First Responder Mode
I had dinner last night with a friend who recently experienced a significant break up. This also happened to coincide with her completion of an education program and the start of a new job.
She’s in first responder mode as she works to triage her life. The pain and heartbreak have to be pushed aside for the moment as she tends to exams and the demands of a new job.
It’s a state I identify with – the adrenaline fueled days and sleepless nights. The pressing demands overriding any fear or emotion. The tunnel vision that develops so that you can attend to one crisis at a time. The weird excitement that courses through the body, even in the face of loss.
I went into first responder mode when my husband left. I was facing overwhelming change – loss of a husband, home, dogs and health. Nothing was the same. I had never ending legal obligations between the divorce and the criminal trial. I had the same job, but the start of the school year was fast approaching and that is always a time of increased stress and adjustment.
I triaged my life. I set priorities and worked to accomplish them. There wasn’t room to feel sad. I let my focus narrow and I allowed anger to be my fuel. In an emergency, you have to be able to ignore all non-essentials to address the matters of life and death. You need to be able to act rather than feel. You don’t have time to worry about non life threatening issues or to attend to the bigger picture. It’s all about doing what needs to be done so that life continues for another breath.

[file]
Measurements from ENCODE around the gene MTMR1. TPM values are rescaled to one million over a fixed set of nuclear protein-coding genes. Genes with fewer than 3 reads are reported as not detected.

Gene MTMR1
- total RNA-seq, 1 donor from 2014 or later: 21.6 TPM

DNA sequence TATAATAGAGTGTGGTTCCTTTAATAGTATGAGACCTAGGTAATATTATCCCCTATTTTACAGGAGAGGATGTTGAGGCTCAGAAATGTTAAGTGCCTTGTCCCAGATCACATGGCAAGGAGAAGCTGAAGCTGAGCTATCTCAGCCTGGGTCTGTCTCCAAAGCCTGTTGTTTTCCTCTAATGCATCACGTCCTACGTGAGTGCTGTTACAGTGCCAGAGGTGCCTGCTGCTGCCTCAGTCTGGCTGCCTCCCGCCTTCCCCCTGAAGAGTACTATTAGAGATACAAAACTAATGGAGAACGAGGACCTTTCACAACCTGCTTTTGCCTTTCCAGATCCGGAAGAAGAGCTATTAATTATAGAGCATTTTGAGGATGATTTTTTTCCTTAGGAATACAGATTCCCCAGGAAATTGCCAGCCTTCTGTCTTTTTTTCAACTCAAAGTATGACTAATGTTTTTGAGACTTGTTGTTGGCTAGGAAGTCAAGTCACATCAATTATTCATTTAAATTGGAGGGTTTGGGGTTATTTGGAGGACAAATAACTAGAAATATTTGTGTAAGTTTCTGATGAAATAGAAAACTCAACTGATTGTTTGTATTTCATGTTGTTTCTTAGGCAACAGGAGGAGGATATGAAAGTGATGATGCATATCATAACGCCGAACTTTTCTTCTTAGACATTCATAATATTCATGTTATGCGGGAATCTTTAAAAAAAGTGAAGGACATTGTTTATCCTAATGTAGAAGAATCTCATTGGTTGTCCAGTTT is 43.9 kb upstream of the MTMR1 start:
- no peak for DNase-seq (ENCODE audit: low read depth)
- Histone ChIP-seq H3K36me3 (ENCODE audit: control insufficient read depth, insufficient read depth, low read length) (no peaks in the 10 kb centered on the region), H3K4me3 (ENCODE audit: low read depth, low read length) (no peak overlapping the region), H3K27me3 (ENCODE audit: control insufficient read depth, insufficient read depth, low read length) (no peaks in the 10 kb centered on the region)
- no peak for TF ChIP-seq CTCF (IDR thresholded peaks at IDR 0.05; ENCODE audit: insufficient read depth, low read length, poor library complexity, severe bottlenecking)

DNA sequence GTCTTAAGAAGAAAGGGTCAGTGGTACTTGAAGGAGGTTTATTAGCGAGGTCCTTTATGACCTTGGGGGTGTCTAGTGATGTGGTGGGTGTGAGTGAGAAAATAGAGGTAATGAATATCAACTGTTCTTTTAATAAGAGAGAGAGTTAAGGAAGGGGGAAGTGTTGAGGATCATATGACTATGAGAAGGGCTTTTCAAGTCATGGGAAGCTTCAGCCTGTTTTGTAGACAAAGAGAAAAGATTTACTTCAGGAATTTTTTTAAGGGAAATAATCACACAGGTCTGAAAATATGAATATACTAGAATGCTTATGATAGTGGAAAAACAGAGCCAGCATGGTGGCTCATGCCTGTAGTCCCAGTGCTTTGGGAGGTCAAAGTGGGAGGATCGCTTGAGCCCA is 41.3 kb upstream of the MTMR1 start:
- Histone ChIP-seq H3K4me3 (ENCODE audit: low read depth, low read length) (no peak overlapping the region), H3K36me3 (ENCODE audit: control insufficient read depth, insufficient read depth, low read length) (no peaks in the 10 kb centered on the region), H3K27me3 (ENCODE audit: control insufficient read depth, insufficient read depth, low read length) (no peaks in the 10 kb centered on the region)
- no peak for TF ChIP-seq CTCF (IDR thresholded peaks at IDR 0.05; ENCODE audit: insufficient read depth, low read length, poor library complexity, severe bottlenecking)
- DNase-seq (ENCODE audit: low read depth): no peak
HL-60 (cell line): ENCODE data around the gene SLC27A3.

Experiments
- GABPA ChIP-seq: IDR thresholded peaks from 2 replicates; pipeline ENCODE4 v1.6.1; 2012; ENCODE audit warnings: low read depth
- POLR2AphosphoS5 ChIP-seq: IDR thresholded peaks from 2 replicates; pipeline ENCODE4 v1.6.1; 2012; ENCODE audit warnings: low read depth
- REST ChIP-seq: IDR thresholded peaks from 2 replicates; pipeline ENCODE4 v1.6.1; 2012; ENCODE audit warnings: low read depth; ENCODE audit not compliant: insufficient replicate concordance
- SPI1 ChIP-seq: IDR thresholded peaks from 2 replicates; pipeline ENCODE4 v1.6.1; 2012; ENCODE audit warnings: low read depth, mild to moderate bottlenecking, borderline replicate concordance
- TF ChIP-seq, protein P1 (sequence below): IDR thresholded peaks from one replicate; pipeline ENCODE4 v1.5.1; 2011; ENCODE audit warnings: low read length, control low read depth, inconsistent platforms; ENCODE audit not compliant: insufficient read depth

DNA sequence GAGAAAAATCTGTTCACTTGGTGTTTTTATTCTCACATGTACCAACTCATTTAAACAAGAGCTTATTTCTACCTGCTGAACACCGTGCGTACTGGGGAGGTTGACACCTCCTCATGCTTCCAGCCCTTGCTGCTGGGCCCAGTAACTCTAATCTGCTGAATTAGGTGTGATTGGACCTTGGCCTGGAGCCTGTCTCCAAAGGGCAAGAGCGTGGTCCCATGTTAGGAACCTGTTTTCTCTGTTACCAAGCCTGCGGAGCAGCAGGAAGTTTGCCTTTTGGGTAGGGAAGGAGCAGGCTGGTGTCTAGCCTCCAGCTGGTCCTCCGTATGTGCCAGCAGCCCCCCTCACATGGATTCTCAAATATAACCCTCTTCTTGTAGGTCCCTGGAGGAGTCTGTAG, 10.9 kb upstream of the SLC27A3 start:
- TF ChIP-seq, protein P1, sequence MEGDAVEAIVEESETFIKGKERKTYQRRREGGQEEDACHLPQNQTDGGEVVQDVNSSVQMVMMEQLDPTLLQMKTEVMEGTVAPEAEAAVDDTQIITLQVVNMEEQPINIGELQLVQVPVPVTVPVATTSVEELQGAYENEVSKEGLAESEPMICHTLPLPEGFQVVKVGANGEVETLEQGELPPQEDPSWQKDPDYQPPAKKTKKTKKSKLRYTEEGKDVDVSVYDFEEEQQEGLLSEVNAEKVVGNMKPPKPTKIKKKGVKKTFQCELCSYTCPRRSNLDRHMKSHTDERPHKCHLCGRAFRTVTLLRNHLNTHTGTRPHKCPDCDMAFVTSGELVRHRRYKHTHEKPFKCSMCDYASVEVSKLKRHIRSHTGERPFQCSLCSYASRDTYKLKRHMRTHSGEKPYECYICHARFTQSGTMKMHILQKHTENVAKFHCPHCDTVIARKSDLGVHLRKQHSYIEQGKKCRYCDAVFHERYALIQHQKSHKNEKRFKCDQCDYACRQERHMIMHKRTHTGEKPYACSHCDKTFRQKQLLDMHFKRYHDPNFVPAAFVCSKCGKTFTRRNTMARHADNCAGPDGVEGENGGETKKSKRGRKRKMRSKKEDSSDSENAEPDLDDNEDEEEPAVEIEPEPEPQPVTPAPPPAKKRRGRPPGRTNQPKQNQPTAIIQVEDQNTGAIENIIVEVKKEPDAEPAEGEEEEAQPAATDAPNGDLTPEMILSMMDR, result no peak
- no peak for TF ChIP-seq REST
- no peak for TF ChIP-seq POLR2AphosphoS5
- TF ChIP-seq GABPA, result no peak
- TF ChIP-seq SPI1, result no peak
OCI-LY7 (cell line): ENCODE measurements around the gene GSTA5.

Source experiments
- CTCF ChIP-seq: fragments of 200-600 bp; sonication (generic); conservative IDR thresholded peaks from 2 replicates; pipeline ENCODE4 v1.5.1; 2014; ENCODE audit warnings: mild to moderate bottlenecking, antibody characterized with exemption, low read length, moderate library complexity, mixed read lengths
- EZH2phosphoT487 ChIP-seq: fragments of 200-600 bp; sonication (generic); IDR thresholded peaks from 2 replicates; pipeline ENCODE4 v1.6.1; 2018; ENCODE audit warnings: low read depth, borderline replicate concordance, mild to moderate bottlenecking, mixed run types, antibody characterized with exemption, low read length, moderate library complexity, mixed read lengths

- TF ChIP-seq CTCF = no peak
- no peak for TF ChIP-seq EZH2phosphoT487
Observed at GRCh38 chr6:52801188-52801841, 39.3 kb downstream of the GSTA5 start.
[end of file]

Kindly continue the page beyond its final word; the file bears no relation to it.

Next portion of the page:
Eventually, the emergencies pass and the first responder mode is not appropriate any longer. I remember my struggle to let go of my first responder and to allow a more holistic self-caregiver to take her place. Here is the advice I gave my friend last night based on my own experiences:
– It’s okay to not feel right now. You have to do what needs to be done to make sure your basic needs are met. It doesn’t mean there is anything wrong with you.
– Just like the reality of a medical emergency hits after the danger has passed, expect the reality of this to hit you once the initial crisis have been navigated. Don’t be surprised.
– Allow yourself to feel; don’t stay too distracted for too long. You’ve compartmentalized for the moment so that you can function. Those walls won’t hold forever. When you are ready, slow down. The fear of the pain is usually worse than the pain itself.
– Again, when you are ready, look for what you can learn from the relationship. When those nuggets come up right now, file them away for later when you are better able to analyze them.
– I know you want to be okay. But don’t let that desire cause you to pretend to be okay before you really are. There is no timeline, but if you don’t heal, it will eventually fester.
– It’s okay to ask for help. First responders rarely work alone.
– Be careful of the adrenaline; it can become addictive. Unless you want to live your life jumping from one emergency to another, you have to learn to let it go when it is no longer needed.
I know my friend will be okay. She’s strong and capable. In time, her emergency will resolve and she can leave her first responder mode behind.